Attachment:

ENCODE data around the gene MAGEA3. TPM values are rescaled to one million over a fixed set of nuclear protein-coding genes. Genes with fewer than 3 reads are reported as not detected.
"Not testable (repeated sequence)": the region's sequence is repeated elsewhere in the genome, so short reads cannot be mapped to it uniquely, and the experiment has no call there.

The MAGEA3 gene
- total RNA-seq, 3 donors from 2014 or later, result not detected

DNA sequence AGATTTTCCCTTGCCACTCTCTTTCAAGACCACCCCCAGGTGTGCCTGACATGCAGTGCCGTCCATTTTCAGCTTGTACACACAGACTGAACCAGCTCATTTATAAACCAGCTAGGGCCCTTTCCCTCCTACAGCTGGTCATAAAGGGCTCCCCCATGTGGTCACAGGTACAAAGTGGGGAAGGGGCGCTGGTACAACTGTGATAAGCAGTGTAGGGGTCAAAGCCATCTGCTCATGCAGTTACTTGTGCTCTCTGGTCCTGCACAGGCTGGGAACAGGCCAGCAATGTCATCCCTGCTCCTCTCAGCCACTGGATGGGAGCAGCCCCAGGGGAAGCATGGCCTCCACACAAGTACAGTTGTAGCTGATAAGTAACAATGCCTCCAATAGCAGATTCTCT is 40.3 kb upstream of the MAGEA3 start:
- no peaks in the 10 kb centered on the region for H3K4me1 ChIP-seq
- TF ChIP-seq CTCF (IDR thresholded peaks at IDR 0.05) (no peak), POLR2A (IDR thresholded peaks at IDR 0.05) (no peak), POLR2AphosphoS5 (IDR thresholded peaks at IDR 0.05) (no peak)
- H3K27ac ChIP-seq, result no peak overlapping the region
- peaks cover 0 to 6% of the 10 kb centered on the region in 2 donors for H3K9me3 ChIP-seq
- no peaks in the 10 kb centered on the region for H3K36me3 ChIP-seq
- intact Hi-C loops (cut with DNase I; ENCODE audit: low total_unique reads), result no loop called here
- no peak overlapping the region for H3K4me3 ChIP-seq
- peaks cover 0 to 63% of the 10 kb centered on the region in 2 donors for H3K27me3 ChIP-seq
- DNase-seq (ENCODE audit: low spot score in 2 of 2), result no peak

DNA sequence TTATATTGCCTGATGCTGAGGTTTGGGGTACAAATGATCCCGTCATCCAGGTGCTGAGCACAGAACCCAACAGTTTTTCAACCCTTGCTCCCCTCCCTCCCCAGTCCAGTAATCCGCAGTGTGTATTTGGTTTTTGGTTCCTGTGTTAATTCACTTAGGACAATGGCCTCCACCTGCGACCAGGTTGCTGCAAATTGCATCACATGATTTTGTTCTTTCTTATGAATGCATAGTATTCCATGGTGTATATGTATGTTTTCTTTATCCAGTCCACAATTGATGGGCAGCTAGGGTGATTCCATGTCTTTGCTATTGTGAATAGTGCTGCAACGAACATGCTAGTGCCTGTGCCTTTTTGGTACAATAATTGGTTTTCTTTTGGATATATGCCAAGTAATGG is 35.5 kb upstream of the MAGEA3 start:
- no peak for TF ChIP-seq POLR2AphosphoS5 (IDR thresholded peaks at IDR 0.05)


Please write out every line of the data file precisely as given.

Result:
ENCODE data around the gene MAGEA3. TPM values are rescaled to one million over a fixed set of nuclear protein-coding genes. Genes with fewer than 3 reads are reported as not detected.
"Not testable (repeated sequence)": the region's sequence is repeated elsewhere in the genome, so short reads cannot be mapped to it uniquely, and the experiment has no call there.

The MAGEA3 gene
- total RNA-seq, 3 donors from 2014 or later, result not detected

DNA sequence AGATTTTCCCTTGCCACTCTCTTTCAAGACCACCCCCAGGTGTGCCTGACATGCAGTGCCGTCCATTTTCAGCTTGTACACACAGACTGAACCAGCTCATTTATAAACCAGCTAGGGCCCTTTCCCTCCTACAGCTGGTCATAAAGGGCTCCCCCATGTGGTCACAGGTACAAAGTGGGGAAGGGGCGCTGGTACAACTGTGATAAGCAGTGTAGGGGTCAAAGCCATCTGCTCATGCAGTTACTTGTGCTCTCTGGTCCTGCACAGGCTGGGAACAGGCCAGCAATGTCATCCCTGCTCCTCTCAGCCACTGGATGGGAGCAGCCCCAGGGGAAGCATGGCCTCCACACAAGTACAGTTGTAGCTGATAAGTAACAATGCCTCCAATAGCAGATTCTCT is 40.3 kb upstream of the MAGEA3 start:
- no peaks in the 10 kb centered on the region for H3K4me1 ChIP-seq
- TF ChIP-seq CTCF (IDR thresholded peaks at IDR 0.05) (no peak), POLR2A (IDR thresholded peaks at IDR 0.05) (no peak), POLR2AphosphoS5 (IDR thresholded peaks at IDR 0.05) (no peak)
- H3K27ac ChIP-seq, result no peak overlapping the region
- peaks cover 0 to 6% of the 10 kb centered on the region in 2 donors for H3K9me3 ChIP-seq
- no peaks in the 10 kb centered on the region for H3K36me3 ChIP-seq
- intact Hi-C loops (cut with DNase I; ENCODE audit: low total_unique reads), result no loop called here
- no peak overlapping the region for H3K4me3 ChIP-seq
- peaks cover 0 to 63% of the 10 kb centered on the region in 2 donors for H3K27me3 ChIP-seq
- DNase-seq (ENCODE audit: low spot score in 2 of 2), result no peak

DNA sequence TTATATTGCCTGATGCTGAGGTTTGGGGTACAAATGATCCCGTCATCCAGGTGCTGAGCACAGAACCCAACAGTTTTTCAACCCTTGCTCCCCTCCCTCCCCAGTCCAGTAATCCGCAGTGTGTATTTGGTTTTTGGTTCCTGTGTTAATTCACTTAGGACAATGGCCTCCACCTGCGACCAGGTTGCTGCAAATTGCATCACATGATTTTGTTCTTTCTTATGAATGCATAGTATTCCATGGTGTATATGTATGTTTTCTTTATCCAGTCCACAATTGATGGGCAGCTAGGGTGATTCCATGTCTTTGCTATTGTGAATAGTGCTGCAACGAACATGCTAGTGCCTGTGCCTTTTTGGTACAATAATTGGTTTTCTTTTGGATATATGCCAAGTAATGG is 35.5 kb upstream of the MAGEA3 start:
- no peak for TF ChIP-seq POLR2AphosphoS5 (IDR thresholded peaks at IDR 0.05)